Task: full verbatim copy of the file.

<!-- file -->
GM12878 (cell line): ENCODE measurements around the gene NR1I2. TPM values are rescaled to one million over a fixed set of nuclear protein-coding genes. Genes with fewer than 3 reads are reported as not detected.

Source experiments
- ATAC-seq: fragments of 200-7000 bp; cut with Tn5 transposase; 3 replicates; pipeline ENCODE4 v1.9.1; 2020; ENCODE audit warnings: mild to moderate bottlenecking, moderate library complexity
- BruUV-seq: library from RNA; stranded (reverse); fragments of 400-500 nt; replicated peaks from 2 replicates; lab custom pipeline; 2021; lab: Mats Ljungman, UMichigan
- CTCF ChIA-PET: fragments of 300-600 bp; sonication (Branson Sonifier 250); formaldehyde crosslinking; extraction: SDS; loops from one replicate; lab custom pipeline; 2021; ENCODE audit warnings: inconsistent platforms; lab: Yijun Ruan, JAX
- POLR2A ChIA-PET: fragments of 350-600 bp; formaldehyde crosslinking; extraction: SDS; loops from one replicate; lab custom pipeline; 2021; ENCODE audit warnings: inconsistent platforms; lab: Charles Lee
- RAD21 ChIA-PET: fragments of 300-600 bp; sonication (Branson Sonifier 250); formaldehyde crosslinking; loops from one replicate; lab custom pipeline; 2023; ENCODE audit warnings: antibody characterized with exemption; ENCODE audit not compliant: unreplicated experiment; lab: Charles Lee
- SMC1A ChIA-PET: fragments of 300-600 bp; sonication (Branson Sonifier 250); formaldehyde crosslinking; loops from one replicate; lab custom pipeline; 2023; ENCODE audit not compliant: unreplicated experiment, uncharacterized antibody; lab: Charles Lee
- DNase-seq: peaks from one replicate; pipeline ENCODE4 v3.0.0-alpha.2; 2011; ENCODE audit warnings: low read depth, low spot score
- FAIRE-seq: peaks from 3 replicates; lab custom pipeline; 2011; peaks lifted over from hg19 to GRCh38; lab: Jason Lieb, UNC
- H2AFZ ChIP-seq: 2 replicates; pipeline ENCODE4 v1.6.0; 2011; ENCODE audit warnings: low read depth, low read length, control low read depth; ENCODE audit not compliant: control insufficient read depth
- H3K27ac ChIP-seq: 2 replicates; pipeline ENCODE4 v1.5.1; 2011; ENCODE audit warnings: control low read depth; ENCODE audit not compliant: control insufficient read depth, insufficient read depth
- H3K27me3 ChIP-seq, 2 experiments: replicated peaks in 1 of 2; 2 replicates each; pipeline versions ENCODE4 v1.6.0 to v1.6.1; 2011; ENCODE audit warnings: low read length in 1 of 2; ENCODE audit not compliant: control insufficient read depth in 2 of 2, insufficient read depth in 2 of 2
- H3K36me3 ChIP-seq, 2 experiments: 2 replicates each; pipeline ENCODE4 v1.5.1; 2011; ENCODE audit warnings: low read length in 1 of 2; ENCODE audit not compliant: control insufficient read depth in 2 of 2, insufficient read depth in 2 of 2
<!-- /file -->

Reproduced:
GM12878 (cell line): ENCODE measurements around the gene NR1I2. TPM values are rescaled to one million over a fixed set of nuclear protein-coding genes. Genes with fewer than 3 reads are reported as not detected.

Source experiments
- ATAC-seq: fragments of 200-7000 bp; cut with Tn5 transposase; 3 replicates; pipeline ENCODE4 v1.9.1; 2020; ENCODE audit warnings: mild to moderate bottlenecking, moderate library complexity
- BruUV-seq: library from RNA; stranded (reverse); fragments of 400-500 nt; replicated peaks from 2 replicates; lab custom pipeline; 2021; lab: Mats Ljungman, UMichigan
- CTCF ChIA-PET: fragments of 300-600 bp; sonication (Branson Sonifier 250); formaldehyde crosslinking; extraction: SDS; loops from one replicate; lab custom pipeline; 2021; ENCODE audit warnings: inconsistent platforms; lab: Yijun Ruan, JAX
- POLR2A ChIA-PET: fragments of 350-600 bp; formaldehyde crosslinking; extraction: SDS; loops from one replicate; lab custom pipeline; 2021; ENCODE audit warnings: inconsistent platforms; lab: Charles Lee
- RAD21 ChIA-PET: fragments of 300-600 bp; sonication (Branson Sonifier 250); formaldehyde crosslinking; loops from one replicate; lab custom pipeline; 2023; ENCODE audit warnings: antibody characterized with exemption; ENCODE audit not compliant: unreplicated experiment; lab: Charles Lee
- SMC1A ChIA-PET: fragments of 300-600 bp; sonication (Branson Sonifier 250); formaldehyde crosslinking; loops from one replicate; lab custom pipeline; 2023; ENCODE audit not compliant: unreplicated experiment, uncharacterized antibody; lab: Charles Lee
- DNase-seq: peaks from one replicate; pipeline ENCODE4 v3.0.0-alpha.2; 2011; ENCODE audit warnings: low read depth, low spot score
- FAIRE-seq: peaks from 3 replicates; lab custom pipeline; 2011; peaks lifted over from hg19 to GRCh38; lab: Jason Lieb, UNC
- H2AFZ ChIP-seq: 2 replicates; pipeline ENCODE4 v1.6.0; 2011; ENCODE audit warnings: low read depth, low read length, control low read depth; ENCODE audit not compliant: control insufficient read depth
- H3K27ac ChIP-seq: 2 replicates; pipeline ENCODE4 v1.5.1; 2011; ENCODE audit warnings: control low read depth; ENCODE audit not compliant: control insufficient read depth, insufficient read depth
- H3K27me3 ChIP-seq, 2 experiments: replicated peaks in 1 of 2; 2 replicates each; pipeline versions ENCODE4 v1.6.0 to v1.6.1; 2011; ENCODE audit warnings: low read length in 1 of 2; ENCODE audit not compliant: control insufficient read depth in 2 of 2, insufficient read depth in 2 of 2
- H3K36me3 ChIP-seq, 2 experiments: 2 replicates each; pipeline ENCODE4 v1.5.1; 2011; ENCODE audit warnings: low read length in 1 of 2; ENCODE audit not compliant: control insufficient read depth in 2 of 2, insufficient read depth in 2 of 2